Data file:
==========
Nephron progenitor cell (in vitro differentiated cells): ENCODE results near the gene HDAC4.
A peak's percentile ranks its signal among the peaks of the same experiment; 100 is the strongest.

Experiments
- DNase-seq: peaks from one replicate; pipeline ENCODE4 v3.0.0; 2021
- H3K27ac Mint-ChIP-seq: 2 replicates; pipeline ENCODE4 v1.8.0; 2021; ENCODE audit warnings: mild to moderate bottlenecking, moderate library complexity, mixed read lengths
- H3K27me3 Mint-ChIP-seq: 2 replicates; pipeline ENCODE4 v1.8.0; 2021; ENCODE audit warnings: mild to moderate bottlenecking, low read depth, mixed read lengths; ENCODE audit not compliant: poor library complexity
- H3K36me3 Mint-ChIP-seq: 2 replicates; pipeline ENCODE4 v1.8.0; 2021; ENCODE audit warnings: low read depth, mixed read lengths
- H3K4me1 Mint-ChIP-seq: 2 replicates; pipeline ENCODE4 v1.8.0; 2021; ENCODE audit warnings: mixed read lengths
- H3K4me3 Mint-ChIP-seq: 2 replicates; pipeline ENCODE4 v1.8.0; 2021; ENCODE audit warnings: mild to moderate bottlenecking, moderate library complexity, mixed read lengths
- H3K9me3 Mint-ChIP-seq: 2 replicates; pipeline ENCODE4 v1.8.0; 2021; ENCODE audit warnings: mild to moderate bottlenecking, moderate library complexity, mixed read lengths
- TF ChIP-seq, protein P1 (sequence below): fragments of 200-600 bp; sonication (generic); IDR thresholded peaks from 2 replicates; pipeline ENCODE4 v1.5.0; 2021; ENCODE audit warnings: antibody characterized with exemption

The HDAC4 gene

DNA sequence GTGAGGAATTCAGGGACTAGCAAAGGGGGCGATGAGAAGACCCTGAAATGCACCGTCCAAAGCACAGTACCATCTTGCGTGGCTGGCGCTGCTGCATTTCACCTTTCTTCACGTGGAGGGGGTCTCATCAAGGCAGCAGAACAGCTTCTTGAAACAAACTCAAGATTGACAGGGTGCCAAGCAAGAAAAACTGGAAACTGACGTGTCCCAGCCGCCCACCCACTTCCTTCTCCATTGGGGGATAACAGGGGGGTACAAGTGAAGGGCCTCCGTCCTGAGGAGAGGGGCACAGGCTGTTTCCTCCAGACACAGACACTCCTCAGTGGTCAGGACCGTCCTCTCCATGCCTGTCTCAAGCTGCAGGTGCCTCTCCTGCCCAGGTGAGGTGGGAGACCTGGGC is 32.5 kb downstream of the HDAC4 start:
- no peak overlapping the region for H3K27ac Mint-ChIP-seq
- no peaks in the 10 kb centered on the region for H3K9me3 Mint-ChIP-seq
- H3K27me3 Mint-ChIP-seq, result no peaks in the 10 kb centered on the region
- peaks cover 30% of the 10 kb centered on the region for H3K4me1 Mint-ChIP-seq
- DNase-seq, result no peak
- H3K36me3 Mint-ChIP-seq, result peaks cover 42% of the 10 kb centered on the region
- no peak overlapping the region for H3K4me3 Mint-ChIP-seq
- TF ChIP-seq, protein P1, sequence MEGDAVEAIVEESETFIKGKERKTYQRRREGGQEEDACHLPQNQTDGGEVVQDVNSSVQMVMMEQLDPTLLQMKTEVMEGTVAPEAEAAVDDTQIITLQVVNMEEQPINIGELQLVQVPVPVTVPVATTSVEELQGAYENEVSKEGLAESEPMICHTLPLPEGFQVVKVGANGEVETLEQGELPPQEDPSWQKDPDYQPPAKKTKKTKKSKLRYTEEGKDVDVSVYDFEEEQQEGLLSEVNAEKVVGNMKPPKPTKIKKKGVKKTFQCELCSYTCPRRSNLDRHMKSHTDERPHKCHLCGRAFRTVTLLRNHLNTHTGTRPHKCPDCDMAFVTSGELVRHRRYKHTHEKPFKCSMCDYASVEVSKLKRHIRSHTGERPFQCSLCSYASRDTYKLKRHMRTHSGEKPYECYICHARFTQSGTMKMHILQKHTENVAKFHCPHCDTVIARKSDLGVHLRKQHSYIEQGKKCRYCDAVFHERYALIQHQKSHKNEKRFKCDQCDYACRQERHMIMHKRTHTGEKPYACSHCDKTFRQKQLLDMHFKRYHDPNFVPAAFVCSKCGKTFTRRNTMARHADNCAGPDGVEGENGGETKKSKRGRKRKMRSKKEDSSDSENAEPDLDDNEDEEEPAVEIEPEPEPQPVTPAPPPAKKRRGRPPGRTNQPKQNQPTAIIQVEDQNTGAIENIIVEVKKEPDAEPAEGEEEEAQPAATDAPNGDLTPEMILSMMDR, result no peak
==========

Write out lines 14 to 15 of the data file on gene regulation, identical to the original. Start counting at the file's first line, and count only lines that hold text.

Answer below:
- no peak overlapping the region for H3K27ac Mint-ChIP-seq
- no peaks in the 10 kb centered on the region for H3K9me3 Mint-ChIP-seq